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“This is what modern Tibetans look like,” Gonkar Gyatso says about Family Album, his exhibition of photographs at the Michael C. Carlos Museum at Emory University. This is a series formal portraits (posed figures with white backgrounds, made in collaboration with photographer Zhadui) of the artist’s family in various modes of dress, both standard prints and a roomful of life-and-near-life-sized cutout figures, all intended to portray the different ways Tibetans live.

In simple terms, the various styles of clothing reflect modes of life: going to work, participating in sports, acquiring Western material culture and engaging traditional Tibetan culture.

Gonkar Gyatso "My Identity 4" (2003) C-Print 43x50cm. Image courtesy the artist.

Gonkar Gyatso
“My Identity 4” (2003)
Image courtesy the artist.

In presenting his family members in various modes of dress, Gyatso continues the method of his earlier work My Identity (2003), in which he photographed himself posed as a Tibetan thangka artist, “a punky-haired contemporary artist in ‘the West’,” a Communist Party propaganda artist and a Tibetan refugee artist (a fifth was added in 2014). Each image shows Gyatso with the same posture and blank expression. While each of these identities is a portion of Gyatso’s own confused identity, the figures in Family Album don’t appear confused at all. Rather they wear their different outfits comfortably, and physically convey confidence in the roles they take in wearing them. His father is a member of the Communist Party, his niece is a Buddhist nun, and so on.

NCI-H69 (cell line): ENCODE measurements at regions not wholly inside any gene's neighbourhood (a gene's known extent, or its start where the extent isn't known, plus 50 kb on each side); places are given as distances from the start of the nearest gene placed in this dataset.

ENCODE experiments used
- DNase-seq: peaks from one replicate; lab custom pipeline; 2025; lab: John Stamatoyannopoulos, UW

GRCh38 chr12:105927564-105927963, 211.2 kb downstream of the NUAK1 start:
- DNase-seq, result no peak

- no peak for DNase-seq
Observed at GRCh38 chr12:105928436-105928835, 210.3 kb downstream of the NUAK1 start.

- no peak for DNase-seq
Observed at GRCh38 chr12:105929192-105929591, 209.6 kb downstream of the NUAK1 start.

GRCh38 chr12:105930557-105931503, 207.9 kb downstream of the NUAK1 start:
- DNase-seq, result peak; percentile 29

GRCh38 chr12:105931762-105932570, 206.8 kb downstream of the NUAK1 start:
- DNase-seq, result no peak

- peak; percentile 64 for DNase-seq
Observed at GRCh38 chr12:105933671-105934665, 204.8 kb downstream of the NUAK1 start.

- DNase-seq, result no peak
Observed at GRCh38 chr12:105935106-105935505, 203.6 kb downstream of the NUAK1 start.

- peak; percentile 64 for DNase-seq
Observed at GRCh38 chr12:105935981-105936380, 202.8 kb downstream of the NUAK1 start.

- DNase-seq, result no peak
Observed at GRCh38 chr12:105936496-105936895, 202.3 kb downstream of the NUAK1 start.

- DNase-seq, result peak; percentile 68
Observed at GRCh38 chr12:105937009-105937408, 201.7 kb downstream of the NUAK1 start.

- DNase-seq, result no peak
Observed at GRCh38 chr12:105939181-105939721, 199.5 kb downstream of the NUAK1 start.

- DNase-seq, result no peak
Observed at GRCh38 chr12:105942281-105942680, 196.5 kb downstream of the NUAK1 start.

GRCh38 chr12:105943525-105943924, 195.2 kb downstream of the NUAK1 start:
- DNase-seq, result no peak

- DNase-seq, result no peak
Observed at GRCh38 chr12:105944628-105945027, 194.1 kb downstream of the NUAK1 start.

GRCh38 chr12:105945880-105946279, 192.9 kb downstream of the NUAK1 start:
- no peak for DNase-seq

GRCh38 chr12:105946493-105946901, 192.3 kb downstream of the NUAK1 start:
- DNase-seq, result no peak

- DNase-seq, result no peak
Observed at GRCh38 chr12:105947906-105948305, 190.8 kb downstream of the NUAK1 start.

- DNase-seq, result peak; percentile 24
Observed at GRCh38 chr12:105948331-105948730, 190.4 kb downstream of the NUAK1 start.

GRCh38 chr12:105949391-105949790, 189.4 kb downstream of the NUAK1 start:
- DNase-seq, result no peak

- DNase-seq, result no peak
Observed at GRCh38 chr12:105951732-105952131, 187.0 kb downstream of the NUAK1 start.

More generally, is there something unique to being a Tibetan that is explored by these multiple identities. A person wears one set of clothes to work, another to play tennis and still another when performing music. This fracturing of identity by virtue of varied action is ubiquitous amongst human beings – it is a simplification of the idea of identity to imagine that a person only has one set of clothing, or that identity is ever captured in one outfit.

Gyatso’s photographs don’t rest on this simplification, but they do underscore both the sudden variety of choices that modern Tibetans face with the infiltration of their long-isolated culture by consumerism, Communism, and globalism. One gets the impression that Gyatso would consider the expectation of Western viewers to see all Tibetans as in a constant state of outrage at the recent history of their country as just as parochial and outdated as the view that all Tibetans are yak herders and lamas.

It is also true that this claim threatens to become a somewhat tired and Orientalist one. But are ignorant and outdated views worth a serious response? Gyatso’s Family Album asks the question whether Tibet is still a place defined by its own place-ness, or if instead if its recent, rapid and repeated collisions with other cultures has made the idea of it as place defined largely by itself a theoretical impossibility.